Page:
The Cornerstone Church at 3459 17th St. in San Francisco's Mission District. (Mike Koozmin/S.F. Examiner)

The Cornerstone Church at 3459 17th St. in San Francisco's Mission District. (Mike Koozmin/S.F. Examiner)

Citizen group votes to abolish illegal church parking near Dolores Park

Illegal parking for churchgoers on the streets near Dolores Park must go.

So says a citizen advisory group convened by the San Francisco Municipal Transportation Agency to address parking concerns created by churchgoers on Dolores and Guerrero streets in the Mission district.

For decades, weekend churchgoers illegally parked their vehicles along medians on Dolores and Guerrero streets, blocking the middle of the street. But the vehicles were not regularly ticketed, which neighbors have complained amounts to a de-facto “turn the other cheek” from city officials.

In response to neighbors’ concerns, the San Francisco Municipal Transportation Agency convened a group of citizens, from church representatives to secular neighbors, to settle the issue.

Now the Dolores/Guerrero Median Parking Advisory Committee has spoken: a vote by the Dolores/Guerrero Median Parking Advisory Committee on Thursday morning recommended parking along road medians on Guerrero and Dolores be abolished.

The decision is not final, but is instead a proposal SFMTA staff will present to its Board of Directors in about three months, said John Knox White of the SFMTA.

SFMTA staff may also submit a proposal separate from that of the citizen group, Knox White said.

Still, the citizen group’s proposal to abolish median parking could impact that final vote.

“We’re weighing a benefit to the entire community to a benefit to your one church,” said committee member Elizabeth Zitrin at the meeting. Zitrin said the community overwhelmingly opposed the median parking in a recent SFMTA survey.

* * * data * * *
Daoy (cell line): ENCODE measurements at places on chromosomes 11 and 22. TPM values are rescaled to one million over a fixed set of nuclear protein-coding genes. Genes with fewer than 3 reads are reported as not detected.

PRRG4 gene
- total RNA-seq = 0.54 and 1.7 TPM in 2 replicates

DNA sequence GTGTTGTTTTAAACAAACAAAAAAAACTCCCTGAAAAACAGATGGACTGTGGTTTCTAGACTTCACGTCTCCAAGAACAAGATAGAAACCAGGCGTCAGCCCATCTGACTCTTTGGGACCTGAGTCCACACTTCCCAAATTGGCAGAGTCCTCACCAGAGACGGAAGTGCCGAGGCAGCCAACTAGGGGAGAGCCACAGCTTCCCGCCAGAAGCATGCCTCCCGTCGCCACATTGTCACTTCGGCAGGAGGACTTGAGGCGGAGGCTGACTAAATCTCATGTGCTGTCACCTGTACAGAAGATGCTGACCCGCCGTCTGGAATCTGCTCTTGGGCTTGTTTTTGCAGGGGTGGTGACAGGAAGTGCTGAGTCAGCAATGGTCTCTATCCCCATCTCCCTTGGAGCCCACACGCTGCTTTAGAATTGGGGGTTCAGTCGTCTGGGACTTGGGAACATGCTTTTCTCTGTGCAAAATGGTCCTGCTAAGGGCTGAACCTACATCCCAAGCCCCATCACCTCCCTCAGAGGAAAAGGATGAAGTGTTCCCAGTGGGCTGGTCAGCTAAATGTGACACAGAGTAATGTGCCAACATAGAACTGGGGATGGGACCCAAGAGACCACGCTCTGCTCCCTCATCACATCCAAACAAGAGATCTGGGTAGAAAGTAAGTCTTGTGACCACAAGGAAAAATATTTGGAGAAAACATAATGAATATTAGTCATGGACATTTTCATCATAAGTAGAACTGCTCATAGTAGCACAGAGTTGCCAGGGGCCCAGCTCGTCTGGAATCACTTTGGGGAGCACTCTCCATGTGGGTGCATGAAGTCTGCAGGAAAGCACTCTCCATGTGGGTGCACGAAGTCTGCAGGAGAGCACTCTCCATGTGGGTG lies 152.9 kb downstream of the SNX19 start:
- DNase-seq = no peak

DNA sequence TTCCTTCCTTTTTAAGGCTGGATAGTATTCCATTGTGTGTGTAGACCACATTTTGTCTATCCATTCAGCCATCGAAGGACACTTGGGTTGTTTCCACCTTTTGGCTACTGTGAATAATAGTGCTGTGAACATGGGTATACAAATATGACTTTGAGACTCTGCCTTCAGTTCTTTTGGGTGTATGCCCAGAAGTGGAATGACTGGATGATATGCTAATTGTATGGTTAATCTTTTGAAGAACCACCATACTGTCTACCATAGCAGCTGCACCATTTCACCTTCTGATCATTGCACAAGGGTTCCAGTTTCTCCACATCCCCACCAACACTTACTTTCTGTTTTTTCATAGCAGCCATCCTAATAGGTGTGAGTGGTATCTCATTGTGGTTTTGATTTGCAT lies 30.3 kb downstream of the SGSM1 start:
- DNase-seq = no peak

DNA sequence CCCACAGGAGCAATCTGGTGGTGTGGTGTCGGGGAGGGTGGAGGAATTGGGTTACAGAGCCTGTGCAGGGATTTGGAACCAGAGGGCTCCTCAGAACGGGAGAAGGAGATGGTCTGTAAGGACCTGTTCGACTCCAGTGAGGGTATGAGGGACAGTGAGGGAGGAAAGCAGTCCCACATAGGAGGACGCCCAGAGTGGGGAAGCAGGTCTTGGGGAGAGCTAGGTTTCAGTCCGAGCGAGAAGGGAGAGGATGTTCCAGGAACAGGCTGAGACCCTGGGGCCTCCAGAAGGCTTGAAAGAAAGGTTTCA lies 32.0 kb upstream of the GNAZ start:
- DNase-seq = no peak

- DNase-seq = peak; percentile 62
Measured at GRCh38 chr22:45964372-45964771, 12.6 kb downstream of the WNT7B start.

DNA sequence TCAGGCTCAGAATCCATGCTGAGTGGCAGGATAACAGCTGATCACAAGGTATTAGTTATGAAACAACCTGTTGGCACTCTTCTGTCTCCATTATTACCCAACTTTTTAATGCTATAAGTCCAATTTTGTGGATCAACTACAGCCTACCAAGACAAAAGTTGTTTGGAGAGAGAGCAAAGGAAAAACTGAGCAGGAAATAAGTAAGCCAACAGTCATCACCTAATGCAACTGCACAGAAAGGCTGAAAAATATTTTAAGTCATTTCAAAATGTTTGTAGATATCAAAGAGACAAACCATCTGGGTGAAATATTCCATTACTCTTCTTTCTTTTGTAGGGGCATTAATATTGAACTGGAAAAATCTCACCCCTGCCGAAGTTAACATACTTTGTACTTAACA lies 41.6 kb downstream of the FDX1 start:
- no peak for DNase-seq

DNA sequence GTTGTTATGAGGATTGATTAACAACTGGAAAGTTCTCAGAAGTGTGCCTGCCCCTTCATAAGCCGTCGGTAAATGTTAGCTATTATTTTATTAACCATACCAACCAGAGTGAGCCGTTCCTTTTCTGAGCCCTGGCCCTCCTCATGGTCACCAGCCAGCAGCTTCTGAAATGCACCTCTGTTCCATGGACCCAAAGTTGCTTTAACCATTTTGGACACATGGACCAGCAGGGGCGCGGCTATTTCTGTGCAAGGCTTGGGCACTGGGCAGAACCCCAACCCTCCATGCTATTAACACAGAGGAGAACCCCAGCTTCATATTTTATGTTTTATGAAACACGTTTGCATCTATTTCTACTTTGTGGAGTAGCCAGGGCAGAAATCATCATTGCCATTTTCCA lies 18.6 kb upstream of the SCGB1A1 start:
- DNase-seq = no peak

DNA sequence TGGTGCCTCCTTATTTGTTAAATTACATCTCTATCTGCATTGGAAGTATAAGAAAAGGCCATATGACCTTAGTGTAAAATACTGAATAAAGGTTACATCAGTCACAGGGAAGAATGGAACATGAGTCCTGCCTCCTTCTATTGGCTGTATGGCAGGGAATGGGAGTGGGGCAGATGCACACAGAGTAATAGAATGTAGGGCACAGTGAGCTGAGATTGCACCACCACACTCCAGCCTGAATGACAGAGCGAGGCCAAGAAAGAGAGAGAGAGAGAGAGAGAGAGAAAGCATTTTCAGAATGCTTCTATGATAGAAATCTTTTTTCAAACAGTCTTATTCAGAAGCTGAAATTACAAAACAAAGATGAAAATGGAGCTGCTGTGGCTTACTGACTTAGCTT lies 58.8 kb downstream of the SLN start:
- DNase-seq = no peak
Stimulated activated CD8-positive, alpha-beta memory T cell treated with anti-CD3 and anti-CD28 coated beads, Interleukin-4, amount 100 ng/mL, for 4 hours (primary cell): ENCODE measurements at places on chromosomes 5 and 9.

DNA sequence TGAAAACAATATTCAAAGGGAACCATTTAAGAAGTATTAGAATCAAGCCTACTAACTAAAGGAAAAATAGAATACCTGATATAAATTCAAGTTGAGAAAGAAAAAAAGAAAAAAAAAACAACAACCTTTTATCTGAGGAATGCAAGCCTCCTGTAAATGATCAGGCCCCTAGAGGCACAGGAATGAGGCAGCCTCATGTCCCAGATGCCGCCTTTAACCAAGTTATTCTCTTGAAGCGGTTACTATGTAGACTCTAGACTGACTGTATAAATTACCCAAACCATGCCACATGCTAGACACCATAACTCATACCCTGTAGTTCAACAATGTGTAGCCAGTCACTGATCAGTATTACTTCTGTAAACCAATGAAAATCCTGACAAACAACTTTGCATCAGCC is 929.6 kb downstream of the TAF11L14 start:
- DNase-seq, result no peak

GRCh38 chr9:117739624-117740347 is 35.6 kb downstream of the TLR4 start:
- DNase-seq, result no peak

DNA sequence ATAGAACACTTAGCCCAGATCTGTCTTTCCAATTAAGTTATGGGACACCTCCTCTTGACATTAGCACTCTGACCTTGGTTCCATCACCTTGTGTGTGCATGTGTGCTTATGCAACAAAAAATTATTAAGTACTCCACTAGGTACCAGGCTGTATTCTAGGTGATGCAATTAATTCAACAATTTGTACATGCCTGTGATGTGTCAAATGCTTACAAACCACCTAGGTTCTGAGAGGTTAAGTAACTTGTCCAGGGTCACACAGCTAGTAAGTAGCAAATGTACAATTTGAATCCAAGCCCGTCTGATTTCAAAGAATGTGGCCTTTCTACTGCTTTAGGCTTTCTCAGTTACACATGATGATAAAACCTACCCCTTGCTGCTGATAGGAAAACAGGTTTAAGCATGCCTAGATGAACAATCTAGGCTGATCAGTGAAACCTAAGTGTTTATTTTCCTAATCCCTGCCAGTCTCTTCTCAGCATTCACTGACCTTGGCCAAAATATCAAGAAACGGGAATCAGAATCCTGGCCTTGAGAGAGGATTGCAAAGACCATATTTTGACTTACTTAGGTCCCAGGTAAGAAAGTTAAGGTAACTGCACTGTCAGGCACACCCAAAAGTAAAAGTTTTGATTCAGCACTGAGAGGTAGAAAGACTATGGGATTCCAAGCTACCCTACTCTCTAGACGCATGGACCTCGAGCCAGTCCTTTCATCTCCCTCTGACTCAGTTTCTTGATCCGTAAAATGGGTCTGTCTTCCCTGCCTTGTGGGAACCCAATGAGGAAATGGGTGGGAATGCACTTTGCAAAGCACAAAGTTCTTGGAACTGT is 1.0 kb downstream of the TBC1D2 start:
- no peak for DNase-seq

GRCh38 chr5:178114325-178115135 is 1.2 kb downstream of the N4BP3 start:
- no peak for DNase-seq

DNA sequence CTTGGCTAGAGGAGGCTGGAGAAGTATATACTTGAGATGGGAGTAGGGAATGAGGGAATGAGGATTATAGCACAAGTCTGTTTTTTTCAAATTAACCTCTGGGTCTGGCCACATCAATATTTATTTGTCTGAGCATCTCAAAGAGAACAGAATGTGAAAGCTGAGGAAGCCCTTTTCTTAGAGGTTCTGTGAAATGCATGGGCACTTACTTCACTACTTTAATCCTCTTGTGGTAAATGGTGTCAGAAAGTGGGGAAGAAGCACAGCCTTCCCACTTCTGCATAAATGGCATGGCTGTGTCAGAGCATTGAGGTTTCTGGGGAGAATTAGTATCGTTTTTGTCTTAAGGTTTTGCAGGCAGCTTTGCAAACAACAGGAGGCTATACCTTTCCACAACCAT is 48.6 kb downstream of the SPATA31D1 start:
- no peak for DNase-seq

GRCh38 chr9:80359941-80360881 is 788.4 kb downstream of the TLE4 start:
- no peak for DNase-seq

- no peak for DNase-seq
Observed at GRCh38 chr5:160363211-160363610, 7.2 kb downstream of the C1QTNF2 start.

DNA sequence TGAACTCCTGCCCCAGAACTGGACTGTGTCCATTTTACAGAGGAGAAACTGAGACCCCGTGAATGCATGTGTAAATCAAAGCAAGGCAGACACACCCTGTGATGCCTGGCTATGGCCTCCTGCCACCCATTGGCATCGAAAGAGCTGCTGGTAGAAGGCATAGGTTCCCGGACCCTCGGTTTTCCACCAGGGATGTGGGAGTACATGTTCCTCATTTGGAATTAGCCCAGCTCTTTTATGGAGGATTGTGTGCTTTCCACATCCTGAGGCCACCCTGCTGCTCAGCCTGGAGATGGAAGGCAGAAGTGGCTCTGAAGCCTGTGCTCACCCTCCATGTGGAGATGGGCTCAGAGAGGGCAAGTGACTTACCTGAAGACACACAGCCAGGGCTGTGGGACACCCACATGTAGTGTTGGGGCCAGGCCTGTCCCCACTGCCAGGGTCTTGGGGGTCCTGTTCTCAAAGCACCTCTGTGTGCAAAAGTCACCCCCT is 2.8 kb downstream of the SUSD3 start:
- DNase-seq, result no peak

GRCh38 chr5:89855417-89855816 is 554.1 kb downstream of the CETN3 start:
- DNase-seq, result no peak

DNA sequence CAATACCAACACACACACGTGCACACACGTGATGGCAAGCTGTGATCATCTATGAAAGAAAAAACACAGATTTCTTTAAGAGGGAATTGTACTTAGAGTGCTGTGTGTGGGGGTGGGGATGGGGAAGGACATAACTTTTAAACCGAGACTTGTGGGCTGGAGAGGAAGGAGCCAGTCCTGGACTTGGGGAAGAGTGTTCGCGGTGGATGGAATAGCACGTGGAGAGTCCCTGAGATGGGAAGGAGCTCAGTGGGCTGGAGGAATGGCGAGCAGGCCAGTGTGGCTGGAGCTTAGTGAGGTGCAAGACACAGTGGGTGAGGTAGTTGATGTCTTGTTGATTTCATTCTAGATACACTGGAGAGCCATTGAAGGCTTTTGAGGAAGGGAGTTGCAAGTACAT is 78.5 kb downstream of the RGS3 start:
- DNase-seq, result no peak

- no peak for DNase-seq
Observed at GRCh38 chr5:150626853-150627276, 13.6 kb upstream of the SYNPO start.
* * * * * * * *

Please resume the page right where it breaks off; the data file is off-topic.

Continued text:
But lack of parking may impact Cornerstone Church, represented on the committee by Kyung Kim, its administrative pastor. The parking decision could also impact Congregation Sha’ar Zahav, on Dolores Street.

“I think the proposal today is crippling,” said Ted Riter, an interim rabbi at Sha’ar Zahav, who was at the meeting.

“I’m kind of aghast that the community members seem to be so narrow minded; it’s such NIMBY-ism and I’m very sad,” he told the committee.

Initially, the committee supported median parking on the streets, which SFMTA staff presented Thursday. That proposal included a one-year median parking pilot on Guerrero Street between 17th and 18th streets, and southbound between 18th and 19th streets.

The committee’s earlier suggestions would have formalized median parking along Dolores Street between 14th and 19th streets on Sundays, and southbound between Alert Alley and 16th Street on Friday evening, and Saturday morning.

On seeing the proposals, committee member Agnieszka Bernstein said, “We don’t want parking in the middle of Guerrero street. This is absurd.”

Some committee members said neighbors who live near Dolores and Guerrero streets should not have to accommodate the cars of people from throughout Bay Area, even for church.

But Riter of the Sha’ar Zahav said many of the temple’s members are former San Francisco residents who were priced out to the East Bay and beyond. Now those members may turn away from Sha’ar Zahav if they cannot park, he said, hurting the temple both financially and otherwise.

“We don’t want to lose our family,” Riter said, “that cuts at our soul.”

church parkingDoloresMission DoloresParkingSFMTATransit

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